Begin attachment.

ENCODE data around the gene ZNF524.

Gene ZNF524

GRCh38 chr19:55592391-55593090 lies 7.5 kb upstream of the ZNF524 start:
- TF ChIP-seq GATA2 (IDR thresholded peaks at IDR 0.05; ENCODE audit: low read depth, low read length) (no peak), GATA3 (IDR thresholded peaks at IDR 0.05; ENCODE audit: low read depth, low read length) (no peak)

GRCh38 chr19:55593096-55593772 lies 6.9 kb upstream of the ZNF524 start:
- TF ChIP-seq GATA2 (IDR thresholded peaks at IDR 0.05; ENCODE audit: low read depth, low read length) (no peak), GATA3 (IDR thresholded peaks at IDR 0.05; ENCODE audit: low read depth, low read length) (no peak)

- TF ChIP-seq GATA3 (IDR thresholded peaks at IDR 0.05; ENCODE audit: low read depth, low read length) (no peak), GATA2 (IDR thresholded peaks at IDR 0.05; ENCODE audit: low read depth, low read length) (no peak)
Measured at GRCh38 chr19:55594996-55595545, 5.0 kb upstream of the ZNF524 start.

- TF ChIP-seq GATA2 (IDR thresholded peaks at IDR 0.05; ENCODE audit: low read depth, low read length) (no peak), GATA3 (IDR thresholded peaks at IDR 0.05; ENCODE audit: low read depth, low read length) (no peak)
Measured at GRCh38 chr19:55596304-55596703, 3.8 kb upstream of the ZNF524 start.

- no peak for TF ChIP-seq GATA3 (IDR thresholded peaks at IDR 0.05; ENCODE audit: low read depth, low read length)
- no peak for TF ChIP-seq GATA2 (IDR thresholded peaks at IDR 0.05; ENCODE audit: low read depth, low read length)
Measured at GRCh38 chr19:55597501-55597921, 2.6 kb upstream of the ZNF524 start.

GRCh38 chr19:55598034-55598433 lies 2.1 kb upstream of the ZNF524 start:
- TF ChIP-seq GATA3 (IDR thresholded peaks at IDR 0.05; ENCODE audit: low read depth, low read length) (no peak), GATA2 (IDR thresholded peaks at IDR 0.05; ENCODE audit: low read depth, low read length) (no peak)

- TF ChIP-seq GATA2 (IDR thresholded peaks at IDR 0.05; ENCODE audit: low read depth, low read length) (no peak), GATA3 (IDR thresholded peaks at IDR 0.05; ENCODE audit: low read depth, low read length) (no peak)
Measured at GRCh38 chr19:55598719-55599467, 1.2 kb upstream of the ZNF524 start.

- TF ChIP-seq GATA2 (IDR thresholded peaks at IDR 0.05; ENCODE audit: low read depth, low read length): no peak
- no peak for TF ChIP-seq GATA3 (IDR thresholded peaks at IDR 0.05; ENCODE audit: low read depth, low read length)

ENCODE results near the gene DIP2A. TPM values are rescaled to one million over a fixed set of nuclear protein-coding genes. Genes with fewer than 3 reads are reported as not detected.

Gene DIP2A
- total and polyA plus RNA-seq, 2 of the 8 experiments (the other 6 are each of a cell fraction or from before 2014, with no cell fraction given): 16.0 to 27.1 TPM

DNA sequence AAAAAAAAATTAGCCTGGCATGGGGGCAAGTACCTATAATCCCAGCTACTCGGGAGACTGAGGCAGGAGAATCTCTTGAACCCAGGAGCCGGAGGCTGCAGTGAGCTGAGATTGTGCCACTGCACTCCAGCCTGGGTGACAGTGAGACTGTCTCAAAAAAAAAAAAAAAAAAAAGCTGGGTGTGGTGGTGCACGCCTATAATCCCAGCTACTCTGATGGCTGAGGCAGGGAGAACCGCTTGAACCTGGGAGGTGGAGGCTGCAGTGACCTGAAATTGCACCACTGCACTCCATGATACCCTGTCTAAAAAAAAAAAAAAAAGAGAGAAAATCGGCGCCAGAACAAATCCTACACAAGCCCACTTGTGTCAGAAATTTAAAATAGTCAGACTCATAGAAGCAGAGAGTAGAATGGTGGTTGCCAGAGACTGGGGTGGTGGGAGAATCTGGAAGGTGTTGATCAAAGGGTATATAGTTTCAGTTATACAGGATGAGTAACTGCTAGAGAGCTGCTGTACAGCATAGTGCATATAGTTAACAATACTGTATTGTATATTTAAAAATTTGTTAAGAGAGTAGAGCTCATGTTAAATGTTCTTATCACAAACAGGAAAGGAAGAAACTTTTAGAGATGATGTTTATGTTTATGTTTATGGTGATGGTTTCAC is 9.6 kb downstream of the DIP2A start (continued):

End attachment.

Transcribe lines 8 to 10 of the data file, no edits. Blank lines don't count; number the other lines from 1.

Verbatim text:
Measured at GRCh38 chr19:55594996-55595545, 5.0 kb upstream of the ZNF524 start.

- TF ChIP-seq GATA2 (IDR thresholded peaks at IDR 0.05; ENCODE audit: low read depth, low read length) (no peak), GATA3 (IDR thresholded peaks at IDR 0.05; ENCODE audit: low read depth, low read length) (no peak)
Measured at GRCh38 chr19:55596304-55596703, 3.8 kb upstream of the ZNF524 start.